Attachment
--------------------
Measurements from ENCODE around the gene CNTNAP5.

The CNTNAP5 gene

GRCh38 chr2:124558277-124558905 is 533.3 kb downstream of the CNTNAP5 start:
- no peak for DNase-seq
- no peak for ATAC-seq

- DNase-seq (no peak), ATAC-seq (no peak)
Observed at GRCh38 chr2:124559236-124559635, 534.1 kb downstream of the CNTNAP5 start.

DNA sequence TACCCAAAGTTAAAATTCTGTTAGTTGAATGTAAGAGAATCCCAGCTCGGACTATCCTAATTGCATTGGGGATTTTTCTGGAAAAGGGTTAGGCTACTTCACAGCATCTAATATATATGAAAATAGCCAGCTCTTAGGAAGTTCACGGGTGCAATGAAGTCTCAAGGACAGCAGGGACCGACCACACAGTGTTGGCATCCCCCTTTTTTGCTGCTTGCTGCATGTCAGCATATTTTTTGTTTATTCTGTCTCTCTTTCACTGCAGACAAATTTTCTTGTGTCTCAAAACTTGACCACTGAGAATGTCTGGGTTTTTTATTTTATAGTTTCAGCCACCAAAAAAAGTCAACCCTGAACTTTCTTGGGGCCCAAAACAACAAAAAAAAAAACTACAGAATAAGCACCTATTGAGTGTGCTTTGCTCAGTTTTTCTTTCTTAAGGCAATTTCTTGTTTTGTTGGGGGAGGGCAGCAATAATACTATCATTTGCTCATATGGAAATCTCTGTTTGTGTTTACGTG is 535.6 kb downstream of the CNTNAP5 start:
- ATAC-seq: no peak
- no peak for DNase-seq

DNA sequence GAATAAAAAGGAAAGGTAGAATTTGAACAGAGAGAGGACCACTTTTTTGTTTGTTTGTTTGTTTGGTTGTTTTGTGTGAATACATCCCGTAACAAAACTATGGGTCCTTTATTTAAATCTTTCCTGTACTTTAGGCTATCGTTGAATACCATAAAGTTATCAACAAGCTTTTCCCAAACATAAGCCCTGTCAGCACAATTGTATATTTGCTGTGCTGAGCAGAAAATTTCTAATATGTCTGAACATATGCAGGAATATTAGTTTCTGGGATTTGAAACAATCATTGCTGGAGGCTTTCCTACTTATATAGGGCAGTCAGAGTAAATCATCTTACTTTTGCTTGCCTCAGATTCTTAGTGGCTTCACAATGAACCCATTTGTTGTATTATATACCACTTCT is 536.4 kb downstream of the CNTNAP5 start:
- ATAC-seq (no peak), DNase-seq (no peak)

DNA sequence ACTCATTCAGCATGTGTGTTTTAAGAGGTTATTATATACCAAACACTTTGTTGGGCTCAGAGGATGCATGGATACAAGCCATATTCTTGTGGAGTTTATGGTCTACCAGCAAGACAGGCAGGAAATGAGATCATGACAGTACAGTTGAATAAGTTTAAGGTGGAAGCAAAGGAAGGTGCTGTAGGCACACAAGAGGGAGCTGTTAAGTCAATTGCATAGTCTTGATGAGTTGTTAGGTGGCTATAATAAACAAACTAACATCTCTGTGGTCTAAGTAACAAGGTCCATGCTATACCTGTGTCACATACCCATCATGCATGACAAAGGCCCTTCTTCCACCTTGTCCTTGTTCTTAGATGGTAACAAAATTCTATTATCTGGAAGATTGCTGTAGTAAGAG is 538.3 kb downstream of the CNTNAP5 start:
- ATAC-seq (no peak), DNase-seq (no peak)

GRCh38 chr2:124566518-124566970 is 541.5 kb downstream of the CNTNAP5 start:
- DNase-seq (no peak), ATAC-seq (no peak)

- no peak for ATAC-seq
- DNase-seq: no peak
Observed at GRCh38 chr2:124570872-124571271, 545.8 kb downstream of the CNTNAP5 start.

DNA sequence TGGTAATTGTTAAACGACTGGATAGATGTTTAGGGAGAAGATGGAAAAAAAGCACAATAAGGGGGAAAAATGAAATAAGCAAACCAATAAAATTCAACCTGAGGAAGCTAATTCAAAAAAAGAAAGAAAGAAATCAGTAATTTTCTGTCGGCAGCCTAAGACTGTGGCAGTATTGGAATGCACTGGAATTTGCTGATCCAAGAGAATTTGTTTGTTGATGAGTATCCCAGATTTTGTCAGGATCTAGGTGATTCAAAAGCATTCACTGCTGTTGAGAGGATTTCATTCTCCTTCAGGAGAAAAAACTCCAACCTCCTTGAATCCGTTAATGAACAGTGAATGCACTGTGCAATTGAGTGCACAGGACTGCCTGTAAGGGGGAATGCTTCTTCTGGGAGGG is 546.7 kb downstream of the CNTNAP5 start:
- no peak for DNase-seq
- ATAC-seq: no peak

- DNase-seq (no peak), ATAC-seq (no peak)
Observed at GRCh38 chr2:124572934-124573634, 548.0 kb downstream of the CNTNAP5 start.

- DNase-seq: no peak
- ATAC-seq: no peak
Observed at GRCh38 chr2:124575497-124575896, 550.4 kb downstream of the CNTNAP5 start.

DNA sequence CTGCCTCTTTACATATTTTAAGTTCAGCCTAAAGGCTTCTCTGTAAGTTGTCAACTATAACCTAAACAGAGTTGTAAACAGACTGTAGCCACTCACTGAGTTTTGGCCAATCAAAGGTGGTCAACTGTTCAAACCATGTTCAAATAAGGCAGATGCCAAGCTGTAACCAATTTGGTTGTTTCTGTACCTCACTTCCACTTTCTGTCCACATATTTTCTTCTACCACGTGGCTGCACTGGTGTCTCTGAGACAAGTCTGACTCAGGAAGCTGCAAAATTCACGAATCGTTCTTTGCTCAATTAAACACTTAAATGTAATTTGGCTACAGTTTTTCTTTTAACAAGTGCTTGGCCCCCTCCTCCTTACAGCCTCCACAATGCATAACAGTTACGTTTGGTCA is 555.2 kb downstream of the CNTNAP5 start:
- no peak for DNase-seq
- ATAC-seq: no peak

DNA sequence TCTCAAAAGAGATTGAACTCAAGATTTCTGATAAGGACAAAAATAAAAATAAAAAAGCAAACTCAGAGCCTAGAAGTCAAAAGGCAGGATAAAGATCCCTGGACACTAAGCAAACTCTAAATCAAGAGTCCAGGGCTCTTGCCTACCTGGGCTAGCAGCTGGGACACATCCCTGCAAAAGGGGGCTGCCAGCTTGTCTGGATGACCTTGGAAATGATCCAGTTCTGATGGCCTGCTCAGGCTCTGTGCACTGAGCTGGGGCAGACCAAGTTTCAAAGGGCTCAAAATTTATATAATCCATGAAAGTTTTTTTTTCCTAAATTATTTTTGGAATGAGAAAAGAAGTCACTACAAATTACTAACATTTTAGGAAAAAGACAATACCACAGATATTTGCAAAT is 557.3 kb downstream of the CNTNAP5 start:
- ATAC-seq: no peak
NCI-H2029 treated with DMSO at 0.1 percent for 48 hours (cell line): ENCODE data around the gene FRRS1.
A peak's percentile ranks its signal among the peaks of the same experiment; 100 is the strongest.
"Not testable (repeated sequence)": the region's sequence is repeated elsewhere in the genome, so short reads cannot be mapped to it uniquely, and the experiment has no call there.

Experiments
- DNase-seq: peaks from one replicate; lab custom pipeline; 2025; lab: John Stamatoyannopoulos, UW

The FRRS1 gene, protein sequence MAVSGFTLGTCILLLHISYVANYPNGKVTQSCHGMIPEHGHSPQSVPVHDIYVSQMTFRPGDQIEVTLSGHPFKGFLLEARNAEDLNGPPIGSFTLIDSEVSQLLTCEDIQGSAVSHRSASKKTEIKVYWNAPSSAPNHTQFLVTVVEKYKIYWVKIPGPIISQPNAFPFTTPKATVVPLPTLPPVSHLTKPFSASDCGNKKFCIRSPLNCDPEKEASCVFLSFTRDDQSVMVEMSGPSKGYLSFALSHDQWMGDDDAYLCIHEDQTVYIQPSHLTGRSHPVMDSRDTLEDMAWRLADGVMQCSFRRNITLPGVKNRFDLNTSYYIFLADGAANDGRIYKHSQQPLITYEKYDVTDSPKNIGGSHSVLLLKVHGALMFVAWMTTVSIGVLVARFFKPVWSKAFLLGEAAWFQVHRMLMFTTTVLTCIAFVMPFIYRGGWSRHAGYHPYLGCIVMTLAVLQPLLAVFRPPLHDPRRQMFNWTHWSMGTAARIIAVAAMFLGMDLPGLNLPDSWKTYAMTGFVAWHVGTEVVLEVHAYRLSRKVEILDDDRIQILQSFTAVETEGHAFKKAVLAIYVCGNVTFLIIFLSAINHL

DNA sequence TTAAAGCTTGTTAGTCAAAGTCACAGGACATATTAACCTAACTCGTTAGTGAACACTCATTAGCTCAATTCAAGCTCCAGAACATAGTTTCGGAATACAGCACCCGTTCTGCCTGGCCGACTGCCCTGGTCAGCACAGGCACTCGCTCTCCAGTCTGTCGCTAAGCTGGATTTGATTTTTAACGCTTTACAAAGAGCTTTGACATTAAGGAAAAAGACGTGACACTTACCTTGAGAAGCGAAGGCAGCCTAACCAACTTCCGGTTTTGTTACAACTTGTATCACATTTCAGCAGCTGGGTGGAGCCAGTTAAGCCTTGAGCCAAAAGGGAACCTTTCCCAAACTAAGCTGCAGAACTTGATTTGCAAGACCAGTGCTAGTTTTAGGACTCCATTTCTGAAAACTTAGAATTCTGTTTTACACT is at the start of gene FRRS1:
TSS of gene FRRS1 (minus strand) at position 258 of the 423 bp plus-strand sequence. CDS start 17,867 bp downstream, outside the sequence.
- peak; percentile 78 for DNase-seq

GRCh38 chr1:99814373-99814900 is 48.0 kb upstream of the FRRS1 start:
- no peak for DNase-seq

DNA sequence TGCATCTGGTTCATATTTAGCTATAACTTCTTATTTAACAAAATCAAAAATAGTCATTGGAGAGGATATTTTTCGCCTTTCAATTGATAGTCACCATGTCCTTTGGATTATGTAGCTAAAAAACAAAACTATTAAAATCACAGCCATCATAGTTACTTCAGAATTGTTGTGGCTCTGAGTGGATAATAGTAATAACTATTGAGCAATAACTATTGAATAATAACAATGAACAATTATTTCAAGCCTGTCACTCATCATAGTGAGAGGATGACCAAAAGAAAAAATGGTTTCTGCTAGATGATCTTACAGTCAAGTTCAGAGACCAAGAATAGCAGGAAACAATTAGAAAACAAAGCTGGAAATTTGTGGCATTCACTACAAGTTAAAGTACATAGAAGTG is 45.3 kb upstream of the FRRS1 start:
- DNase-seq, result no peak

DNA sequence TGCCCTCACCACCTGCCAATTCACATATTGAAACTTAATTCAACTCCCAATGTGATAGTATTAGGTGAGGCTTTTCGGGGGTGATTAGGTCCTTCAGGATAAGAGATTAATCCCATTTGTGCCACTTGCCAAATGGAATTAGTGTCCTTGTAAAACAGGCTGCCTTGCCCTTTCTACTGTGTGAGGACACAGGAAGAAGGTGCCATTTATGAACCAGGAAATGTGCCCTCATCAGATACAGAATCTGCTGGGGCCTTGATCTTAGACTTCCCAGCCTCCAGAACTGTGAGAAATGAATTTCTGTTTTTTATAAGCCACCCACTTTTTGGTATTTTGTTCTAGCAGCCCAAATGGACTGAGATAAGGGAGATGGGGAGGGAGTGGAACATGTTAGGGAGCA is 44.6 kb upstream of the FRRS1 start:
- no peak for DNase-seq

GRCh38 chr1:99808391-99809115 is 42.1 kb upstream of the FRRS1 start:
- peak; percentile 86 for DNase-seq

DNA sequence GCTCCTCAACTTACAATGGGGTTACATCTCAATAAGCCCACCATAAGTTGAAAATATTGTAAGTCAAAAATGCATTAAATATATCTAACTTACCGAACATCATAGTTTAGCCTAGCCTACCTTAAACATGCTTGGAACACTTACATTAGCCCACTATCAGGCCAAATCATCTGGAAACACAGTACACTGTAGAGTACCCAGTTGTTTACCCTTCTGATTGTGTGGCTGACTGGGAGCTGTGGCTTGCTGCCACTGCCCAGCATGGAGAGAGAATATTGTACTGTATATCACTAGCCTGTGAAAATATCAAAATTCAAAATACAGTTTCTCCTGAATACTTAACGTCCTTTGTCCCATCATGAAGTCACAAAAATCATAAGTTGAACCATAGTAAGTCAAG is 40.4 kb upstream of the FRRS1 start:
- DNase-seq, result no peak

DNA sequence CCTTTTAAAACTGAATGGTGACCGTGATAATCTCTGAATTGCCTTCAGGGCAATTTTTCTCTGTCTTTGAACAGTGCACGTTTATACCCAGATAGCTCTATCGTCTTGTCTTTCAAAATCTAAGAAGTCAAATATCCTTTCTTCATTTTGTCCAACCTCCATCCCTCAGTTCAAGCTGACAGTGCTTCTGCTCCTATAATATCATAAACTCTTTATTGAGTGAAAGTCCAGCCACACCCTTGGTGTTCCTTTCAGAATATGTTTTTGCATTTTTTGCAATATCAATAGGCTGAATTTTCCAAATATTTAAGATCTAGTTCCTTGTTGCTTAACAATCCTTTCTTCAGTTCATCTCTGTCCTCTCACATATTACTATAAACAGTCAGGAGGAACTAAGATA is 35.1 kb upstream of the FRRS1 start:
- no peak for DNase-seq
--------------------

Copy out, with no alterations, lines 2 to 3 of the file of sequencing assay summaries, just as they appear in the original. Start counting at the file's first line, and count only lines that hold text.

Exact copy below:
The CNTNAP5 gene

GRCh38 chr2:124558277-124558905 is 533.3 kb downstream of the CNTNAP5 start: